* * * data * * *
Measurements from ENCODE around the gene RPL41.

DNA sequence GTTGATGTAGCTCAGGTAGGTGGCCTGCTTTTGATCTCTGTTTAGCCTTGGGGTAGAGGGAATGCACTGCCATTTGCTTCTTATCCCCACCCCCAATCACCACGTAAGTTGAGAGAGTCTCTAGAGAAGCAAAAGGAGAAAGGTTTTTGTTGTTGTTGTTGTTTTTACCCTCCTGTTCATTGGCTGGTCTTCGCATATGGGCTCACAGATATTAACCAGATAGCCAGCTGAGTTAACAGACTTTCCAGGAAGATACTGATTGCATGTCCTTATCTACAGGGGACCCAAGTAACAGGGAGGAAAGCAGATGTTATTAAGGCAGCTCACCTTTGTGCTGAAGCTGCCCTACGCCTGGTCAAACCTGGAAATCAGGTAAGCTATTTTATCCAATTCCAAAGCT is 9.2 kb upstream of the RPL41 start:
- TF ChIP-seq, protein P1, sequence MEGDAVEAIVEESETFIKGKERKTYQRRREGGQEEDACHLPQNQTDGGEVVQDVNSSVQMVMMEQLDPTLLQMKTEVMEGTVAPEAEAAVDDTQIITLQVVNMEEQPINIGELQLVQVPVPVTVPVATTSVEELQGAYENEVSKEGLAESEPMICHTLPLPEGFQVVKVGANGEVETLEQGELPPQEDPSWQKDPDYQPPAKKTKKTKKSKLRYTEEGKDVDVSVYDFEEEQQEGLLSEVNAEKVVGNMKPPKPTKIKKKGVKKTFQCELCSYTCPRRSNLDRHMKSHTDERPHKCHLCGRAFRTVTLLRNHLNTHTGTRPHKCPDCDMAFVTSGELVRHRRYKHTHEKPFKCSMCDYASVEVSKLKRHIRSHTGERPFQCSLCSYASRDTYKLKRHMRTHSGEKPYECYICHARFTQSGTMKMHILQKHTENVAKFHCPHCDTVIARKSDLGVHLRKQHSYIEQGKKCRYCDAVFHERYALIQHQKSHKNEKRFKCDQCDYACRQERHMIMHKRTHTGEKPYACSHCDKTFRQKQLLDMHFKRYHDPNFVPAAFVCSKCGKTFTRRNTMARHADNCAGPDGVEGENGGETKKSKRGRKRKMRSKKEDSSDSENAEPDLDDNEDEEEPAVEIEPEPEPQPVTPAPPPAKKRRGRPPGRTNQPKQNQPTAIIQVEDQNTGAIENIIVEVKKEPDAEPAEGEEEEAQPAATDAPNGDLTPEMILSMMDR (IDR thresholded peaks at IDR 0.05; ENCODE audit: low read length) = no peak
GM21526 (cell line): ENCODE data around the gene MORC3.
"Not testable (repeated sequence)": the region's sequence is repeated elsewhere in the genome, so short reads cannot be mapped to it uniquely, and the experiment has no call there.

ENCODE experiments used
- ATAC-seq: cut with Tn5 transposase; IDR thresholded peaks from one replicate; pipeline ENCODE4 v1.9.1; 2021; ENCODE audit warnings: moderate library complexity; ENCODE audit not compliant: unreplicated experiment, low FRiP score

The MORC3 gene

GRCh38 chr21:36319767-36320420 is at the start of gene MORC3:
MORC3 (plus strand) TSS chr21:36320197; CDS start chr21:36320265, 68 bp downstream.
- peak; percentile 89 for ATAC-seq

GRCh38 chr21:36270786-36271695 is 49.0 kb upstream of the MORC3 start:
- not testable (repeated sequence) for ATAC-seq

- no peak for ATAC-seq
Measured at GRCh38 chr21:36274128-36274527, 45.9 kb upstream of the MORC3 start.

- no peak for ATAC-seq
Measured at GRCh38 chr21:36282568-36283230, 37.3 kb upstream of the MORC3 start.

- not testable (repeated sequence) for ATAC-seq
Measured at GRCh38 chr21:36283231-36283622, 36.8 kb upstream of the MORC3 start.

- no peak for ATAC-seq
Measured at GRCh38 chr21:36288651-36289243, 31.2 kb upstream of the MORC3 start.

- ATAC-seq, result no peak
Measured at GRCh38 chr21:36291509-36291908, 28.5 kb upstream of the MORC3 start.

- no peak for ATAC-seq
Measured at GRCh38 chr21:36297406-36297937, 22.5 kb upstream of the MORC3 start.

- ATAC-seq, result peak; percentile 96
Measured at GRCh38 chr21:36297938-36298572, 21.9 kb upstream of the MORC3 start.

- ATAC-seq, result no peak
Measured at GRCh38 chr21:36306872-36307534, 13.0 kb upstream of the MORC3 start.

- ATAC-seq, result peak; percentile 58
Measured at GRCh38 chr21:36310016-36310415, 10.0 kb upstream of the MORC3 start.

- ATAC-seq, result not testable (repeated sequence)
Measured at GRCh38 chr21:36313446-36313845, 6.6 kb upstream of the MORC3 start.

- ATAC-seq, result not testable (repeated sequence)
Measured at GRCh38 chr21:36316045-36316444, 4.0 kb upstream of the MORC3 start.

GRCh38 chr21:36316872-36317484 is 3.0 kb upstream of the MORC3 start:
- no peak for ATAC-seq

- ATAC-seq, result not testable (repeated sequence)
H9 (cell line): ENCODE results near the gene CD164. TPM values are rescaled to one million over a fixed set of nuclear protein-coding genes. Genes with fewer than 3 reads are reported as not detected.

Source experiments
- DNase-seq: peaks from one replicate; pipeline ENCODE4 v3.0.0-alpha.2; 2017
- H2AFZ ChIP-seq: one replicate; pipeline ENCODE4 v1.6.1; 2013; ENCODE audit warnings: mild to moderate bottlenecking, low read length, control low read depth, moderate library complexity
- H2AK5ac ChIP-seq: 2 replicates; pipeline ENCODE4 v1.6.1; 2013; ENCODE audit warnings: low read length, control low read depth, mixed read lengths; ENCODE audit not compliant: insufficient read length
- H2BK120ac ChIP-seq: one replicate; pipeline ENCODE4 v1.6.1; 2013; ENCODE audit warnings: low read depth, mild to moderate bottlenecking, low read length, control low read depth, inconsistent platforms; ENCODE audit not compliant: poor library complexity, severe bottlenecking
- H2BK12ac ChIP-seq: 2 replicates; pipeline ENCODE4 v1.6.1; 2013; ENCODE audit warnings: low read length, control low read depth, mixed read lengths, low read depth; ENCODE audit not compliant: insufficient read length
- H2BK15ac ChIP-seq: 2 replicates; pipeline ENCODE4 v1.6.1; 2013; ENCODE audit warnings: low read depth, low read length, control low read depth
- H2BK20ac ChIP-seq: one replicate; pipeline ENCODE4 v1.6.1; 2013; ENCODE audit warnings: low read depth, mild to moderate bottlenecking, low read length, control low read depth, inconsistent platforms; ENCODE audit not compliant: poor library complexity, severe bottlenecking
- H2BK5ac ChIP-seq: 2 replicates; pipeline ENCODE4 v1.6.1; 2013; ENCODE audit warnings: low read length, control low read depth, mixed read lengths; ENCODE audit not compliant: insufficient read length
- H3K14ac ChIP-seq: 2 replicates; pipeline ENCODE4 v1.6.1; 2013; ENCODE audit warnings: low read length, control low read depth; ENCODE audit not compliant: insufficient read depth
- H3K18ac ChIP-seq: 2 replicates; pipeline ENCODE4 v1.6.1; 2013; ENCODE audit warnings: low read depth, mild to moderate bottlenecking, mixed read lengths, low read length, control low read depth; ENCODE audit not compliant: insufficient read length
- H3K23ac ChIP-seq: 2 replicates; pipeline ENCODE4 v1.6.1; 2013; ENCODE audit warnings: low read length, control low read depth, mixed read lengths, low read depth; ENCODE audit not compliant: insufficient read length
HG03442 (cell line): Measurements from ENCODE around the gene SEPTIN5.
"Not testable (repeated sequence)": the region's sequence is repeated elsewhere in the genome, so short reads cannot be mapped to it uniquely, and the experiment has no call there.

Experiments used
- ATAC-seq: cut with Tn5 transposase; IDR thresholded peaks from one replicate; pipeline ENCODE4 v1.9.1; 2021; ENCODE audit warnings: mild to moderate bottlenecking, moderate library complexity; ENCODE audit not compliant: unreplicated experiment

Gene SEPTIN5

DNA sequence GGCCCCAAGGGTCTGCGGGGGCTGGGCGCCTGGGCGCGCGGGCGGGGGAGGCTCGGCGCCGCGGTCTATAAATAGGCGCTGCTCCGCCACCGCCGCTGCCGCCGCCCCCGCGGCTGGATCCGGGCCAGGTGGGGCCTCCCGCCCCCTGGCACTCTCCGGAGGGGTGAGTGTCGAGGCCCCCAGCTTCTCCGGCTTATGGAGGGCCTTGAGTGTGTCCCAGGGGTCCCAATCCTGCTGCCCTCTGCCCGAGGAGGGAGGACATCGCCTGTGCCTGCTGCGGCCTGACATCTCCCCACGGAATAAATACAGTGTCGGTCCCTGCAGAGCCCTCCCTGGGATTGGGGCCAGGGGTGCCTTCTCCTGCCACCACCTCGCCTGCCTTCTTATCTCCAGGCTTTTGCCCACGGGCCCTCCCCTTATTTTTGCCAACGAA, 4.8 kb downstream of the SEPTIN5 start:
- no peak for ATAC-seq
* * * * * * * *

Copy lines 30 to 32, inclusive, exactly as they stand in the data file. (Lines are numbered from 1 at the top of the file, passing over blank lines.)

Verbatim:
- ATAC-seq, result peak; percentile 58
Measured at GRCh38 chr21:36310016-36310415, 10.0 kb upstream of the MORC3 start.

- ATAC-seq, result not testable (repeated sequence)